In the Spotlight: Oct. 11, 2019

Kudos to these faculty, staff and programs

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  • Dorothy Dunn, an associate professor in the School of Nursing, presented a keynote address, “Strategies to Prevent Burnout, and Podium Presentation: Communicating With Persons Who Have Dementia” at the 2019 NACOG Area Agency on Aging 26th Conference at the Prescott Resort and Conference Center in Prescott.
  • Allen Reich, professor in the School of Hotel and Restaurant Management was selected to be a member of the Administration, Education and Certification Council for its upcoming biennial meeting. Reich was one of two academicians in the U.S. chosen by the Executive Board of Conference for Food Protection (CFP). The council is responsible for CFP’s constitution, bylaws and memoranda of understanding as well as education and certification programs that identify and address problems related to food safety. 
  • NASA’s Solar System Workings panel selected proposals from the Department of Astronomy and Planetary Science.
    • Postdoctoral scholar Andrew McNeill and professor David Trilling were funded for “Mining the Transiting Exoplanet Survey Satellite (TESS) Data Archive for Asteroid Science.”
    • Associate professor Mark Loeffler received a grant for his project, “The Role of Electron Irradiation in the Evolution of Planetary Icy Surfaces.” His proposal focuses on laboratory studies to understand erosion of icy extraterrestrial surfaces using electron irradiation. Robyn Meier, a recent graduate of the Applied Physics Program, contributed to the preliminary data used in the proposal.
  • Professor of astronomy and planetary sciences Devon Burr was elected as a GSA Fellow at the Geological Society of America annual meeting. GSA Fellowship is an honor that recognizes a sustained and distinguished record of contributions to the geosciences and the Geological Society of America through multiple avenues of academic achievements. She and graduate student Tony Maue also presented their research on Mars and Titan geomorphology in several talks.
  • English professor and director of English composition Kim Hensley Owens published two essays. “Writing My Body, Writing My Health: A Rhetorical Autoethnography” was published in Women’s Health Advocacy: Rhetorical Ingenuity for the 21st Century. The second essay, “Your Book Has Arrived! Now What” was published in Explanation Points: Publishing in Rhetoric and Composition.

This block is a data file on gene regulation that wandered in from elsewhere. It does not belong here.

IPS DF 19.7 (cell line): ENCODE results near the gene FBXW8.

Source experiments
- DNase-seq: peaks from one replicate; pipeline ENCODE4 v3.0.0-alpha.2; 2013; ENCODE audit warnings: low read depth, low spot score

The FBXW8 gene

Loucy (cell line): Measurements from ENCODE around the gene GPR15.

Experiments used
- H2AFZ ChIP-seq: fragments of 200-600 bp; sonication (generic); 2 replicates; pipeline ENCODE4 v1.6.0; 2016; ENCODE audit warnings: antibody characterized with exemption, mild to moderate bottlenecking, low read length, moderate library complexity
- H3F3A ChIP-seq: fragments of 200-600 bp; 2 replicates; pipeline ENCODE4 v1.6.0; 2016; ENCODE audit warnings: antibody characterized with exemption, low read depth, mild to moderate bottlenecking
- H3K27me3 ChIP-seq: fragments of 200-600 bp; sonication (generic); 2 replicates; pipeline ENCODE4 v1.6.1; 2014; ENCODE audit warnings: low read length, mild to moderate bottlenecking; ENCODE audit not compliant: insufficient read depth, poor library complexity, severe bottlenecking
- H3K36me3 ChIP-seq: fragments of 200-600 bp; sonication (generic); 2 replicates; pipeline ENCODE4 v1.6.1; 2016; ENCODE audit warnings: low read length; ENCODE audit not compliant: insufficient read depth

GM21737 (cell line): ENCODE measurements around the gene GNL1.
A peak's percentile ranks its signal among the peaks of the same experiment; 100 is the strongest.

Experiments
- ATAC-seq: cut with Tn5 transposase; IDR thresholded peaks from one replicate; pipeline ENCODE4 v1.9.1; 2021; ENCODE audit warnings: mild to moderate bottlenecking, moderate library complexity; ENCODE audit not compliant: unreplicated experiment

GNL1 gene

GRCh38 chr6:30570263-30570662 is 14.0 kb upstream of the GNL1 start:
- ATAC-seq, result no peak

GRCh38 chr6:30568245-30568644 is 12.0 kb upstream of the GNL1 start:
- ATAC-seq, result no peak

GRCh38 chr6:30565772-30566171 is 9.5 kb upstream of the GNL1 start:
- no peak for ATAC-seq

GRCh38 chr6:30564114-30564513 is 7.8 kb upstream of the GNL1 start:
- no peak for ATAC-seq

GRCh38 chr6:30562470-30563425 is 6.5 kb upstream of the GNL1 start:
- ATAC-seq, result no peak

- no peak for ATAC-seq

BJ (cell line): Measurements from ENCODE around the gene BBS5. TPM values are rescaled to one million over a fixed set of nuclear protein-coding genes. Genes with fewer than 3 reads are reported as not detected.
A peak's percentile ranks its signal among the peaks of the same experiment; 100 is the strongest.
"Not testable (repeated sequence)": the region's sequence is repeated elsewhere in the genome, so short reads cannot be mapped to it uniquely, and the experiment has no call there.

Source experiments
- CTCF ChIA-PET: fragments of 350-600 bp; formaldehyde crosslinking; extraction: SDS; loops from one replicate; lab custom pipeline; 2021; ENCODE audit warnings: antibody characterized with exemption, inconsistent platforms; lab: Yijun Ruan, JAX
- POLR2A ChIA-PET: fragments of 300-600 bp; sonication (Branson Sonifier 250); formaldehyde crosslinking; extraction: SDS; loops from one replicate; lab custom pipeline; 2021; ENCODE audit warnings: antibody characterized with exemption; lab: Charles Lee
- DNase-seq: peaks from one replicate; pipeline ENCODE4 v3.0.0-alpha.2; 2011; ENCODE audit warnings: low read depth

• The Master of Global Business Administration through NAU’s Yuma campus was selected by as one of the best MBA programs for the 2019-20 year. The program curriculum focuses on core business competencies in a global context and emphasizes the border issues between the U.S. and Mexico.
  • Senior lecturer of politics and international affairs Paul Lenze, who co-authored “Syrian Forced Migration and Public Health in the European Union” with Christine Crudo Blackburn, gave a book talk with Blackburn at the George H.W. Bush School of Government and Public Service at Texas A&M University.
  • Lisa Hardy, associate professor of anthropology, gave a talk titled, “Narrative and Empathy in Medicine” at the Adult Inpatient Grand Rounds presented by Flagstaff Medical Center. The program’s purpose was to describe current evidence-based changes in treatment and diagnosis of various disease processes and evaluate those changes using a case-based approach.
  • Bradley Butterfield from the Center for Ecosystem Science and Society and Scott Anderson, professor in the School of Earth and Sustainability, authored the cover article for this month’s edition of the journal Ecology produced by Ecological Society of America. The publication “Life history traits predict colonization and extinction lags of desert plant species since the Last Glacial Maximum” explores how traits may help predict species sensitivity to future climate changes in order to look at interventions that could stabilize or promote at-risk populations.
  • Lecturer of visual communication Robert Long was featured in DRAWN: 6th Annual International Exhibition of Contemporary Drawing presented at the Manifest Gallery in Cincinnati, Ohio.
  • Professors Dorothy Wu Nelson and Kristen Swanson from the School of Communication co-authored “Fashion and social networking: a motivations framework” that was published in the Journal of Fashion Marketing and Management in September. The authors examined four social media sites to determine millennials’ motivations for fashion-related behaviors.
  • The Physician Assistant Education Association (PAEA) was awarded a grant worth $476,000 from the Substance Abuse and Mental Health Services Administration to aid in the development and assessment of a standardized substance use disorder (SUD) curriculum for PA programs. Physician assistant studies professor Rick Dehn is the chair of the PAEA’s Research Mission Advancement Commission and is the co-program director responsible for assessment and grant outcomes research. The goal of the grant is to ensure graduates can provide the highest quality of care for those with an SUD.